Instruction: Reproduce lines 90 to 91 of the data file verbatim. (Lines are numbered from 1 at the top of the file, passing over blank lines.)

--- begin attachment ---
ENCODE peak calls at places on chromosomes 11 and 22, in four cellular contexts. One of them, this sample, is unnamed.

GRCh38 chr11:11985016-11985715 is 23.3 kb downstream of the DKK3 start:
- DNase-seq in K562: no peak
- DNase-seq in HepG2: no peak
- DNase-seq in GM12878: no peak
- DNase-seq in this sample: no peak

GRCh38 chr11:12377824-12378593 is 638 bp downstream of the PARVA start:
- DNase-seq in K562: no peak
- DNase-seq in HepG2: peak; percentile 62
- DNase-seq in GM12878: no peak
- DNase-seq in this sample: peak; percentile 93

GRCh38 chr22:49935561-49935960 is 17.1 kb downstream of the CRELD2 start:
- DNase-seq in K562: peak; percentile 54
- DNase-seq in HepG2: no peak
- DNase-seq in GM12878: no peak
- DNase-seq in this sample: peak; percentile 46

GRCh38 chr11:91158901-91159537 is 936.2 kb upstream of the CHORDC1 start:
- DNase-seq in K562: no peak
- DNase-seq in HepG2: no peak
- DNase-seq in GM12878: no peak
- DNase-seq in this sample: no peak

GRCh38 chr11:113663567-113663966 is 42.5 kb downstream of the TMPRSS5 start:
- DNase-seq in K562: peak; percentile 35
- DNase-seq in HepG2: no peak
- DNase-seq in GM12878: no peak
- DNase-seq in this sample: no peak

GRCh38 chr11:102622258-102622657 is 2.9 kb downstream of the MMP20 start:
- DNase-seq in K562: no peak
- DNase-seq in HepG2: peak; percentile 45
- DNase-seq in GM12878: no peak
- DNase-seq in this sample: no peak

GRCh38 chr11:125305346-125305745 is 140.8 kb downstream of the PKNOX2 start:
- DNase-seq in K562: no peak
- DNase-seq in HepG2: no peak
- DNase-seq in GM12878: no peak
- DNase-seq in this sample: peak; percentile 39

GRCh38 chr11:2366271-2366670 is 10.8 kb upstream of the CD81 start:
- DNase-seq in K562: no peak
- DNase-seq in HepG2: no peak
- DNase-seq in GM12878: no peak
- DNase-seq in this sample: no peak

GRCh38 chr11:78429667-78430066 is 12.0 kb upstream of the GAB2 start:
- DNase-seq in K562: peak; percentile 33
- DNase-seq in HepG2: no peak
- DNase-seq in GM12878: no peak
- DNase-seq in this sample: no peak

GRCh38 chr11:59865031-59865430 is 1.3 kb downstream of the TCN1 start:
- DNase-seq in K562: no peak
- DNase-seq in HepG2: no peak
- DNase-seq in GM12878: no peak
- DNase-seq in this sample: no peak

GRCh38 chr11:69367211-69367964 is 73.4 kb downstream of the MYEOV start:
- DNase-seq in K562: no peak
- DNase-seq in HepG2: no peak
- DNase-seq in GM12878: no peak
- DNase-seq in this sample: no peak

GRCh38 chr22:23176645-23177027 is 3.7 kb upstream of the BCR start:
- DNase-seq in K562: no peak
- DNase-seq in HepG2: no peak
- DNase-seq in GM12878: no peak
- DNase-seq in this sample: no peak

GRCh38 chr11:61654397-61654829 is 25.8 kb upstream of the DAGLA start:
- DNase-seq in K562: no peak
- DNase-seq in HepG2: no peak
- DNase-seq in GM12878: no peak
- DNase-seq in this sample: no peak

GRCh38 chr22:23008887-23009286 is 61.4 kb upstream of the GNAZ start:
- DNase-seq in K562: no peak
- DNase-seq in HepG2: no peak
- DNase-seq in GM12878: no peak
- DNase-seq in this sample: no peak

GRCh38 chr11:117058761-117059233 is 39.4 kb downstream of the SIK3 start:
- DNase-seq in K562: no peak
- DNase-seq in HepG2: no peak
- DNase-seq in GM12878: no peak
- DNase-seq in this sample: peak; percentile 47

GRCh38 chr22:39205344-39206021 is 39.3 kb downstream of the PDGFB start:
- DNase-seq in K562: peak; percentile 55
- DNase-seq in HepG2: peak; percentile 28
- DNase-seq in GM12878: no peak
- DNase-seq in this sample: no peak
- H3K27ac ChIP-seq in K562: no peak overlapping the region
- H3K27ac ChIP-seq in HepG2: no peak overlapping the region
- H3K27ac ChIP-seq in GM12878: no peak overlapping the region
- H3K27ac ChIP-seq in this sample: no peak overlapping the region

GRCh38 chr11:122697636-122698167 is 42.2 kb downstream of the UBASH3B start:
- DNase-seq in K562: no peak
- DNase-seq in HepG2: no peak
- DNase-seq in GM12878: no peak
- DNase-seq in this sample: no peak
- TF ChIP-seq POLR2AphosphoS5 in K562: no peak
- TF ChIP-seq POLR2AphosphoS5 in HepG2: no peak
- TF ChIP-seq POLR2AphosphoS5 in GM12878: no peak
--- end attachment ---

- DNase-seq in this sample: no peak
- TF ChIP-seq POLR2AphosphoS5 in K562: no peak